Understanding The Terminology: Listing, Recognition, And Classification

Understanding The Terminology: Listing, Recognition, And Classification

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  1. Interpreting the meaning of the National Electrical Code (NEC) can confound even the seasoned electrician from time to time. In studying the NEC, everyone should start with Article 100 – Definitions. Today I want to take a closer look at a couple of those definitions-"Labeled," and "Listed." In straightforward language what, these two definitions tell us is that anything we use when installing an electrical system must be approved by an organization that is acceptable to the authority having jurisdiction in your area. In the United States, the accepted organization is the Underwriters Laboratories (UL) but the UL adds to the confusion by classifying equipment and materials by using three different terms-"Listed," "Recognition," and "Classification." These three terms have distinctly different meanings.

    Listing, Recognition, And Classification -Are Not Interchangeable
    The Underwriters Laboratory requires that equipment and materials meet certain standards for each of these categories. Understanding how these UL standards differ and what they mean to you as an electrician is a vital part of every electrician’s education. Being able to identify them by the symbols used by the UL is essential to installing an electrical system that will pass the inspection by the Authority Having Jurisdiction (AHJ).

    Underwriters Listed
    Everyone is familiar with the symbols indicating that a product is UL Listed, the familiar trademark, the encircled "UL." This trademark appears on complete products that are safe to use right out of the box. It appears on everything from a portable electric drill to a complete computer system. Products like computer system may or may not be UL Listed because "Listing" is voluntary. The manufacturer can submit his product for testing and UL Listing. This is to the manufacturer’s advantage because it lifts the responsibility for the safety of his product off him. A builder of custom computers does not have to have his designs listed. Products do not have to be listed as long as they are assembled using UL Recognized components.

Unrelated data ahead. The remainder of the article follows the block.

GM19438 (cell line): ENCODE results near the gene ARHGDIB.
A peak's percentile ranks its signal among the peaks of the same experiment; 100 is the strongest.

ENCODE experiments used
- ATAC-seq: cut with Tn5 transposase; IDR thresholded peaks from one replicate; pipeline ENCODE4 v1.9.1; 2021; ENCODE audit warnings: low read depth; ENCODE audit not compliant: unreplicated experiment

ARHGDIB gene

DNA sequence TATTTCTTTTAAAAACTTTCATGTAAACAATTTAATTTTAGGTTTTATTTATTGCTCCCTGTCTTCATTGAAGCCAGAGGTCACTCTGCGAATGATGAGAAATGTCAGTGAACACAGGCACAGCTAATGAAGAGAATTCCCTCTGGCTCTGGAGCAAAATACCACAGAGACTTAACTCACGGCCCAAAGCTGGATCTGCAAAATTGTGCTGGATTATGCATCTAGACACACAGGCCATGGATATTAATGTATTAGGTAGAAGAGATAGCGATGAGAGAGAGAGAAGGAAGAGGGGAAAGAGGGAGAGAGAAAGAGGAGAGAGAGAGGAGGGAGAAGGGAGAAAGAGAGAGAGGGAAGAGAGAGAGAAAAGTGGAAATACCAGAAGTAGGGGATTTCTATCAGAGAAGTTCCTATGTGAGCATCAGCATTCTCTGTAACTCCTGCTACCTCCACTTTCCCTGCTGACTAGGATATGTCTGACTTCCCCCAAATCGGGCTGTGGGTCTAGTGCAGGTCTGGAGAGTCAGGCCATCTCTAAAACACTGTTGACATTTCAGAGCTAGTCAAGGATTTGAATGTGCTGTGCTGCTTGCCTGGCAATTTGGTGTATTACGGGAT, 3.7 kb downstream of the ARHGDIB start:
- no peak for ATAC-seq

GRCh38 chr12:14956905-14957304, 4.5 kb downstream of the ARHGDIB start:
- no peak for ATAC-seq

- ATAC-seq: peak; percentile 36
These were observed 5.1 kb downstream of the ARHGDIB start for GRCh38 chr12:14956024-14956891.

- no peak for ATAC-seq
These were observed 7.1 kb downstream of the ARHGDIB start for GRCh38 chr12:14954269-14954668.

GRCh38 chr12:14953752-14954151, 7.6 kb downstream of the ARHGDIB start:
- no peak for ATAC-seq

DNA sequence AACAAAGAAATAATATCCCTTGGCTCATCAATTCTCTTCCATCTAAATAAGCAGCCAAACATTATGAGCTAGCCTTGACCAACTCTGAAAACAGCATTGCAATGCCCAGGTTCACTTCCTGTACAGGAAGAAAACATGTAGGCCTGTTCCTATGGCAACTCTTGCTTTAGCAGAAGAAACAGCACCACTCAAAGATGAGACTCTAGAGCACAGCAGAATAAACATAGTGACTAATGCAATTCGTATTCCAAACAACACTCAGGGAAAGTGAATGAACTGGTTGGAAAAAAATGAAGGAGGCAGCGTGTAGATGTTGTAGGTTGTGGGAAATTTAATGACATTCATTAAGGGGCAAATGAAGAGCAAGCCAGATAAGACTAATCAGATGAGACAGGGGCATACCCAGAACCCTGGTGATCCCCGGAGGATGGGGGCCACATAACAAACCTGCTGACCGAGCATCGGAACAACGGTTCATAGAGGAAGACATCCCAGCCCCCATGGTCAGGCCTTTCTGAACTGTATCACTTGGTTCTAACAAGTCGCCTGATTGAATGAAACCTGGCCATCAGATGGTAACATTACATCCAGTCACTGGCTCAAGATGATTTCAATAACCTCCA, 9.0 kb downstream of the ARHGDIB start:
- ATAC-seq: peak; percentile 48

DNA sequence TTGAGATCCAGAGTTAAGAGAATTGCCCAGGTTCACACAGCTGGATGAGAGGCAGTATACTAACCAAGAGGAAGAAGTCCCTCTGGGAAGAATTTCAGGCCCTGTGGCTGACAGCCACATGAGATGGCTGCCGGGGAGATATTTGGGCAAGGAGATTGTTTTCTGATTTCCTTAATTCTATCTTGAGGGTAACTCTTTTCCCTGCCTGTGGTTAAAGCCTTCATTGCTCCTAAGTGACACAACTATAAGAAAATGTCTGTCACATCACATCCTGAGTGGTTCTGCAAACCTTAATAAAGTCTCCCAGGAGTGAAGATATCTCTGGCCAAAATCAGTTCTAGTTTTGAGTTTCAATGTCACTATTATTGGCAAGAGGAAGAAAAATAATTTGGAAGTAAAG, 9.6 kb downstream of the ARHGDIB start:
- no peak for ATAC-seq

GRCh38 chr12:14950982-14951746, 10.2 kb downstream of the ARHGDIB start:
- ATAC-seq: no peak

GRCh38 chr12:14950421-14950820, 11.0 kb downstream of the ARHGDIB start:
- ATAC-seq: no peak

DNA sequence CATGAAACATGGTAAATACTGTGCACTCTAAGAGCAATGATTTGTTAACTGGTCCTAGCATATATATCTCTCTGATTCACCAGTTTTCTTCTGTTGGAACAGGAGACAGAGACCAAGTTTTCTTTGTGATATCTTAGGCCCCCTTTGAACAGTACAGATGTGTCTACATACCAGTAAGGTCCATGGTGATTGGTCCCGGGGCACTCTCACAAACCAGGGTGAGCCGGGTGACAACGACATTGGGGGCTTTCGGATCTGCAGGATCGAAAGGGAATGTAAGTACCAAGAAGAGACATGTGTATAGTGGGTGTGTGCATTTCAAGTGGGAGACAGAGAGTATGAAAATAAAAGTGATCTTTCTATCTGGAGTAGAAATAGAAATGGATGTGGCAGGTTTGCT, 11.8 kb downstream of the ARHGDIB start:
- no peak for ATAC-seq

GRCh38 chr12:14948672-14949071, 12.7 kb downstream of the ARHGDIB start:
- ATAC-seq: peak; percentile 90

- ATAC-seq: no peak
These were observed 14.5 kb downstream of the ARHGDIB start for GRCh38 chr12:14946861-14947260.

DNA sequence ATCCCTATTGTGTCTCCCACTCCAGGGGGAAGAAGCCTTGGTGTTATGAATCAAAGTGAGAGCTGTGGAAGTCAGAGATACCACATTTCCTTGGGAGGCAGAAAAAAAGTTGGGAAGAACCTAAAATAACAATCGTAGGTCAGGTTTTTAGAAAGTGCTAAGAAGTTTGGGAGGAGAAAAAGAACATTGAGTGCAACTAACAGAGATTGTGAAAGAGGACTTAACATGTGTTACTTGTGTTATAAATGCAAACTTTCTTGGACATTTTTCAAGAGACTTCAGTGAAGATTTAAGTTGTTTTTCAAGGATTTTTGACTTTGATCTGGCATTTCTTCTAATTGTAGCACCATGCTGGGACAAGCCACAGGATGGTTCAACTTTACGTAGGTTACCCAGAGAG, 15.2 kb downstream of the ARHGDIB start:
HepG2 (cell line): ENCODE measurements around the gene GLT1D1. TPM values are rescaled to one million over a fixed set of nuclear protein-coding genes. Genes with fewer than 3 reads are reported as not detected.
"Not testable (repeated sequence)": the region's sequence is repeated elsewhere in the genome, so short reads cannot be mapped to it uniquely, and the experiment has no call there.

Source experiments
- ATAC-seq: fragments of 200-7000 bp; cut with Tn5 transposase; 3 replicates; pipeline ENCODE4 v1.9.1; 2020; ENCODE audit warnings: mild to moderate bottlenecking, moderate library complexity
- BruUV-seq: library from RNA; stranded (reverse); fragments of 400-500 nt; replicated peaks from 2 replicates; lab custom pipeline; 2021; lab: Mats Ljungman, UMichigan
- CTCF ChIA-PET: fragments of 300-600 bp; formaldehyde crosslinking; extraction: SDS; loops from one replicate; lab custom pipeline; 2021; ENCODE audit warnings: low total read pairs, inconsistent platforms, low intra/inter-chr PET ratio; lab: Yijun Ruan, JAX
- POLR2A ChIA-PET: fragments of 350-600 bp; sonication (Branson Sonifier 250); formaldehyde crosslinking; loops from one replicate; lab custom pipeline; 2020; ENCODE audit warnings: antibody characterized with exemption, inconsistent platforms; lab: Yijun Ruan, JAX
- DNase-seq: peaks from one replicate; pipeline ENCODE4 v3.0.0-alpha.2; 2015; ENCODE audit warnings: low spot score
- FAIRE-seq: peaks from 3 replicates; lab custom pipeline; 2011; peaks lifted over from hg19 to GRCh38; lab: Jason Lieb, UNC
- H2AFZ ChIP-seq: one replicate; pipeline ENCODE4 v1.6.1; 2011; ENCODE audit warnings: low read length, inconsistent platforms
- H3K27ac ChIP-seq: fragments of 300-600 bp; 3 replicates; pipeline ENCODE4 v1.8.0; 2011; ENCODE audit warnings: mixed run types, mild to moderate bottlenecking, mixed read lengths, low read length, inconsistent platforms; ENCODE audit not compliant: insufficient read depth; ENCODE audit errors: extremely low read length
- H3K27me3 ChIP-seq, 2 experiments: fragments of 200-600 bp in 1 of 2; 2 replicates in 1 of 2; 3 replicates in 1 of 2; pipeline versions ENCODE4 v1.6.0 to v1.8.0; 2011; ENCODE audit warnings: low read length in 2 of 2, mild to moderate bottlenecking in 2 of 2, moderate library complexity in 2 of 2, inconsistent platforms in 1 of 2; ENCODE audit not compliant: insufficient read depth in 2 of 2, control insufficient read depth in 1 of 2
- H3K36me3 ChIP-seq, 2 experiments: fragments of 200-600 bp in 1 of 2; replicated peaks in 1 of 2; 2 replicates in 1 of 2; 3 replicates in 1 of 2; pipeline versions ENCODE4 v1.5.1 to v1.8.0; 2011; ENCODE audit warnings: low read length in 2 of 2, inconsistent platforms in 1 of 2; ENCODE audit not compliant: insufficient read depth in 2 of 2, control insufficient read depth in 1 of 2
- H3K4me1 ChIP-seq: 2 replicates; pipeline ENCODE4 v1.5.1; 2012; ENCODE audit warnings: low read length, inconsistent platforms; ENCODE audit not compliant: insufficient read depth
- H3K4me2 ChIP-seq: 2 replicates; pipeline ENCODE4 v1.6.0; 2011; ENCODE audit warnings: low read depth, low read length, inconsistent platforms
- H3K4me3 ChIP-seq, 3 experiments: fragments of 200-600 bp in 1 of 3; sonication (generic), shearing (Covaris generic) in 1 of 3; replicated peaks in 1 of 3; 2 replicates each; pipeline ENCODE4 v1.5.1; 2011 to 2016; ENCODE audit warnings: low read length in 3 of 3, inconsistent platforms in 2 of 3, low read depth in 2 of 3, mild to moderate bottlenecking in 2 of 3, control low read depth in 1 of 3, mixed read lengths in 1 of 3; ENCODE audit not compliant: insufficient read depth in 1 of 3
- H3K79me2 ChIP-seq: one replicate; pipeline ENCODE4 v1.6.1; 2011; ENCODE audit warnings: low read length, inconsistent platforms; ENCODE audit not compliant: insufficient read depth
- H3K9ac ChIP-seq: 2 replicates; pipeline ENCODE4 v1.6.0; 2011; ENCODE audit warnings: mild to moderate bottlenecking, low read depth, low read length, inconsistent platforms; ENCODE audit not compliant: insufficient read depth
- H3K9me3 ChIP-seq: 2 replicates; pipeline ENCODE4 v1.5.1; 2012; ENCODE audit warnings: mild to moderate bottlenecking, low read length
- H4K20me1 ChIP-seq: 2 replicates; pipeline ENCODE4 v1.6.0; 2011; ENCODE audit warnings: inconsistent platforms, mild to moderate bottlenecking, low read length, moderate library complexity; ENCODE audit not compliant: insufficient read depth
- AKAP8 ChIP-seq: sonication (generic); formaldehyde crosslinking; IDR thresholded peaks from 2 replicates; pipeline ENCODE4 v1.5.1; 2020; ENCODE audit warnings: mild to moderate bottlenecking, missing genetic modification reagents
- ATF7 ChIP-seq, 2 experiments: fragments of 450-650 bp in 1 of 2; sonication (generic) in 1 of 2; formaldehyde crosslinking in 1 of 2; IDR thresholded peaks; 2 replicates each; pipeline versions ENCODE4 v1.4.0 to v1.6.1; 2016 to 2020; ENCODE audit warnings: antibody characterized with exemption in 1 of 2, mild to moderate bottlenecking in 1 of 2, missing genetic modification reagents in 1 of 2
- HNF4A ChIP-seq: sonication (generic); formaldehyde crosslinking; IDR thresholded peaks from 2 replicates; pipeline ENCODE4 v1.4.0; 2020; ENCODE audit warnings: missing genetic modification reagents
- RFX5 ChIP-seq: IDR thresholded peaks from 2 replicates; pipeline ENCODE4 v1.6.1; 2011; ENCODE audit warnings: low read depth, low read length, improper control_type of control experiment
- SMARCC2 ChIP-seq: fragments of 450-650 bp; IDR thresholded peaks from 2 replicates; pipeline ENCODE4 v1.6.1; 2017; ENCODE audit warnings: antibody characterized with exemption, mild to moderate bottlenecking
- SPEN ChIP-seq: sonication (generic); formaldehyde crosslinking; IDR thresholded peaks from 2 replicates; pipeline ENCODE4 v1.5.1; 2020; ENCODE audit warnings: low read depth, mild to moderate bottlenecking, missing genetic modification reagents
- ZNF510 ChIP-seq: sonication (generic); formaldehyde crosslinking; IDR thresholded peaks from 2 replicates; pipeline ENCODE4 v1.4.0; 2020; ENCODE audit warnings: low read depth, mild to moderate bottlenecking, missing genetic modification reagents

Underwriter Laboratory Recognized Components
    The UL tests and recognizes components like light switches, duplex receptacles, circuit breakers, and computer power supplies. "Recognized" components are safe in and of themselves, but that does not mean that they cannot be used in such a way that they cannot become unsafe. A computer power supply that is UL Recognized as being safe can become a potential fire hazard when installed in an overcrowded computer case. Underwrite Laboratory’s Recognized components are indicated by a special symbol, a slanted "U" and a slanted, reversed "R" used together. Because of the potential dangers of the misapplication of UL Recognized components, it behooves the manufacturer of products to apply for an UL Listing, and it behooves to the consumer to buy only products that carry a UL Listing.

    Underwriters Laboratory Classification
    This term is used by the UL mostly in relationship to industrial and commercial equipment and materials. Industrial and commercial equipment that carries UL "Classification" has no symbol as UL Listed and Recognized products have but they carry the Underwriters Laboratory’s name and a brief statement attesting to its "Classification."

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